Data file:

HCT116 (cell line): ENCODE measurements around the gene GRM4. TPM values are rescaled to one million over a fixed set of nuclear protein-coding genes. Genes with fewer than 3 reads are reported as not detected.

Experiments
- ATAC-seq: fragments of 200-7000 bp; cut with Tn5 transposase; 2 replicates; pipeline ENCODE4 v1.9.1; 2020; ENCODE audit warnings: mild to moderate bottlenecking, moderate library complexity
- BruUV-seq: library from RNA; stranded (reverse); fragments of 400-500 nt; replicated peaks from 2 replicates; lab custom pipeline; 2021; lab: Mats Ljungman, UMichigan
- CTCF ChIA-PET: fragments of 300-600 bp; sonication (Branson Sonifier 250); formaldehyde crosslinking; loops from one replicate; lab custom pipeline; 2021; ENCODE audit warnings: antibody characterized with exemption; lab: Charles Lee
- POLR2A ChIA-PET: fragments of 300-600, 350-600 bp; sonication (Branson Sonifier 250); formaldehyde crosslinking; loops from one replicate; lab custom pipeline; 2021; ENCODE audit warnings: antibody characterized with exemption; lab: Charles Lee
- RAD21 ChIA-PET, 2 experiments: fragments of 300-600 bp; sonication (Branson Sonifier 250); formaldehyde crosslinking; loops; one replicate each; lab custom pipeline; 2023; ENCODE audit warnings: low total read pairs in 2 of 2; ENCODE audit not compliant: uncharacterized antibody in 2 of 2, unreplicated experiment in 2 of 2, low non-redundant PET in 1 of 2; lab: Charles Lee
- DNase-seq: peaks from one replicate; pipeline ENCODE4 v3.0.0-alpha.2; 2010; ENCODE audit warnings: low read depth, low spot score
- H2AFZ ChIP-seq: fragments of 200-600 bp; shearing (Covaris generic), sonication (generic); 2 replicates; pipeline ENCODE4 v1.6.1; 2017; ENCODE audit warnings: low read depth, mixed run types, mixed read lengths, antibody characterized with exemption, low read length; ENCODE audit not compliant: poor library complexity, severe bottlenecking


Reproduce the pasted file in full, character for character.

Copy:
HCT116 (cell line): ENCODE measurements around the gene GRM4. TPM values are rescaled to one million over a fixed set of nuclear protein-coding genes. Genes with fewer than 3 reads are reported as not detected.

Experiments
- ATAC-seq: fragments of 200-7000 bp; cut with Tn5 transposase; 2 replicates; pipeline ENCODE4 v1.9.1; 2020; ENCODE audit warnings: mild to moderate bottlenecking, moderate library complexity
- BruUV-seq: library from RNA; stranded (reverse); fragments of 400-500 nt; replicated peaks from 2 replicates; lab custom pipeline; 2021; lab: Mats Ljungman, UMichigan
- CTCF ChIA-PET: fragments of 300-600 bp; sonication (Branson Sonifier 250); formaldehyde crosslinking; loops from one replicate; lab custom pipeline; 2021; ENCODE audit warnings: antibody characterized with exemption; lab: Charles Lee
- POLR2A ChIA-PET: fragments of 300-600, 350-600 bp; sonication (Branson Sonifier 250); formaldehyde crosslinking; loops from one replicate; lab custom pipeline; 2021; ENCODE audit warnings: antibody characterized with exemption; lab: Charles Lee
- RAD21 ChIA-PET, 2 experiments: fragments of 300-600 bp; sonication (Branson Sonifier 250); formaldehyde crosslinking; loops; one replicate each; lab custom pipeline; 2023; ENCODE audit warnings: low total read pairs in 2 of 2; ENCODE audit not compliant: uncharacterized antibody in 2 of 2, unreplicated experiment in 2 of 2, low non-redundant PET in 1 of 2; lab: Charles Lee
- DNase-seq: peaks from one replicate; pipeline ENCODE4 v3.0.0-alpha.2; 2010; ENCODE audit warnings: low read depth, low spot score
- H2AFZ ChIP-seq: fragments of 200-600 bp; shearing (Covaris generic), sonication (generic); 2 replicates; pipeline ENCODE4 v1.6.1; 2017; ENCODE audit warnings: low read depth, mixed run types, mixed read lengths, antibody characterized with exemption, low read length; ENCODE audit not compliant: poor library complexity, severe bottlenecking